Great White Sharks Including 15-foot, 2,000 Pound Behemoth Are Patrolling U.S. East Coast Hunting Prey

A number of great white sharks tracked by OCEARCH are making their way from the frigid waters of Nova Scotia to the more temperate climes of the Gulf of Mexico in time for the winter months.

The migrating sharks include Unama'ki (meaning "land of the fog," in reference to the indigenous Mi'kmaq term for Cape Breton)—a female shark weighing more than 2,000 pounds and measuring more than 15 feet.

Unama'ki entered the Gulf of Mexico last week, Newsweek reported at the time, where she is joined by Helena, a 12-foot, 5-inch female, and Hudson, a 5-foot, 1-inch young male.

Other sharks making their way to the Gulf include Cabot, a 9-foot, 8-inch sub-adult male last located around the Delmarva Peninsula near Virginia on Friday, and Sydney, a 12-foot, 2-inch male, who was tracked close to Daytona Beach, Florida, on November 6.

Today we can see that @GWSharkCabot is making some big moves south. He’s filing down the Delmarva Peninsula in the footsteps (or tail wash??) of several other sharks who passed by here in the previous few weeks.

— OCEARCH (@OCEARCH) November 8, 2019

The coast of Florida is starting to heat up with white shark activity. Adult male @Sydney_TheShark is now the 3rd white shark we’ve tracked off the Sunshine State’s coast this season. He’s about 50 miles off Daytona Beach.

— OCEARCH (@OCEARCH) November 6, 2019

This data comes from OCEARCH, an organization that tracks more than 416 tagged animals including a number of great whites.

Its research has shown that the Atlantic continental shelf waters off the coasts of North Carolina, South Carolina, Georgia and Florida are a winter "hot spot" for white sharks—so much so that the area is now being referred to as the Northwest Atlantic Shared Foraging Area, or NASFA for short.

"The body of colder water trapped between the Gulf Stream and the coast is a key feature of this region," Bryan Franks, Assistant Professor of Marine Science at Jacksonville University and OCEARCH collaborating scientist, said in a statement.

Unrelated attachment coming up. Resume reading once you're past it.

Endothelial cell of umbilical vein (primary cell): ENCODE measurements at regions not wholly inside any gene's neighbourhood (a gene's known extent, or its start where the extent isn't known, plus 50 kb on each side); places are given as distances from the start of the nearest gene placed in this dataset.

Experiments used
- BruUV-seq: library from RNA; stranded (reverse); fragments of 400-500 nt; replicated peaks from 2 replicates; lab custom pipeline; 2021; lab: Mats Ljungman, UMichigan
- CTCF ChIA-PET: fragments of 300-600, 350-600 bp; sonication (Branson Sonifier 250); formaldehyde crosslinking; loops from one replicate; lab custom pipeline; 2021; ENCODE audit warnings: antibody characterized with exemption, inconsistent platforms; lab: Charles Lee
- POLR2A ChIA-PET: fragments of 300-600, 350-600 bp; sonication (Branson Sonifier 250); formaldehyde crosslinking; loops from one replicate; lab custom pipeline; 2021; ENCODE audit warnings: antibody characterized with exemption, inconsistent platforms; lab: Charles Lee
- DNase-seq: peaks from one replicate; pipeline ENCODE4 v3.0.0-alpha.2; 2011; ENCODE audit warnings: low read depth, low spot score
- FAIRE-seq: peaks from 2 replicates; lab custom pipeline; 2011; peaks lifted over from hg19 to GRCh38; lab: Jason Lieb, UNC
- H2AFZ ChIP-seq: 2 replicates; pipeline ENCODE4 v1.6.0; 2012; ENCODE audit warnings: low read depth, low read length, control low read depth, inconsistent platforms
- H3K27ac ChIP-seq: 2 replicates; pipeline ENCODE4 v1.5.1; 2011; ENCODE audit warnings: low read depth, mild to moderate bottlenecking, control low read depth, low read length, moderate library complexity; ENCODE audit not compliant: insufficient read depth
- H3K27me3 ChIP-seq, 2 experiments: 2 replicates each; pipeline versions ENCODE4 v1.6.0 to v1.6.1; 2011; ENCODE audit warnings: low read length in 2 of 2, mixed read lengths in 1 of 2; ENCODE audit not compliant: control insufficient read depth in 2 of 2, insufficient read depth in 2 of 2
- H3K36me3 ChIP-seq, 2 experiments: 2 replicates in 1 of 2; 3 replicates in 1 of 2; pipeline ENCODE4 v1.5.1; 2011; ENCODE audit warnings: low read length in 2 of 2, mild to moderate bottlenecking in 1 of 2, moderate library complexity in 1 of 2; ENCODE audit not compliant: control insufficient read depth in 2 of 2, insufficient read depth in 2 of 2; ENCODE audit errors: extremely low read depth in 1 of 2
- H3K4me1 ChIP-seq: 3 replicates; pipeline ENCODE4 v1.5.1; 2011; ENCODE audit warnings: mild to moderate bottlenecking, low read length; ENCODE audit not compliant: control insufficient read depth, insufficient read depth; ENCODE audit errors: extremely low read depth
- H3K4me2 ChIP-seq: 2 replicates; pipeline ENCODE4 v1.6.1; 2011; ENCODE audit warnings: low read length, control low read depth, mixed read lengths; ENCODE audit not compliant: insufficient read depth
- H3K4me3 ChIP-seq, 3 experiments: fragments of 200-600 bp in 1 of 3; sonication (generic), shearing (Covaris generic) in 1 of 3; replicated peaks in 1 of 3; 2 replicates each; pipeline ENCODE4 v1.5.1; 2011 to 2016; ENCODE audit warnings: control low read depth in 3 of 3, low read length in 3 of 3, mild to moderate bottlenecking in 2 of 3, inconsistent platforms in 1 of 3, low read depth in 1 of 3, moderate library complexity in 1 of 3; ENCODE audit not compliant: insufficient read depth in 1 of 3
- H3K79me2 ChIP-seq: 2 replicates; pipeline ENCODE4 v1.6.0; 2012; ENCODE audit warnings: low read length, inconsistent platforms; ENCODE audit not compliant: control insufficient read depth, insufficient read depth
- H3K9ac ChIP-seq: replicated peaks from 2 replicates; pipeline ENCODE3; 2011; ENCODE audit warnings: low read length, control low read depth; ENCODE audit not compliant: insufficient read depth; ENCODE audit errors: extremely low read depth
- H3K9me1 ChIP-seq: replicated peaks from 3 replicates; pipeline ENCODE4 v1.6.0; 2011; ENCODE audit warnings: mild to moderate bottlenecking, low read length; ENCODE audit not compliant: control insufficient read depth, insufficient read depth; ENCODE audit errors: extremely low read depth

"This 'wedge' of cold water extends from the Outer Banks in North Carolina down to Cape Canaveral in Florida. This feature results in a range of water temperatures in a relatively short horizontal distance from the coast out to the Gulf Stream. In addition, there is the potential for abundant prey in the migrating populations along the coastlines and in the dynamic mixing zone on the Stream edge."

OCEARCH's research has shown that almost all Northwest Atlantic sharks appear to visit the region during their migrations, primarily in the winter. It has drawn comparisons to the Farallon Islands and Guadalupe Island to a Shared Foraging Area (SOFA)—or "White Shark Café"—a regular haunt of sharks on the Pacific coast.

great white shark jumping
Great white sharks are migrating down the east coast of the U.S. in time for winter. Pictured: Great white shark leaping out of the water near Seal Island, False Bay, South Africa. Chris Brunskill Ltd/Corbis/Getty

East-coasters might be pleased to know that great white attacks like that on Australian fisher Joe Petrovich (who escaped in one piece) are rare.

According to the International Shark Attack File at the Florida Museum, there were just 66 reported incidents of unprovoked shark attacks on humans in 2018—a number that is below the 2013-2017 yearly average of 84. A further 34 attacks were provoked. This includes incidents that were a diver may have tried to touch or harass the shark or a fisher was attacked by the shark.

Of these attacks, 32 took place in the U.S. and 24 percent took place in Florida. The graphic below, provided by Statista, shows the number of confirmed shark attacks per country since 1580.

Shark Attacks Global Statista
Number of unprovoked shark attacks around the world. Statista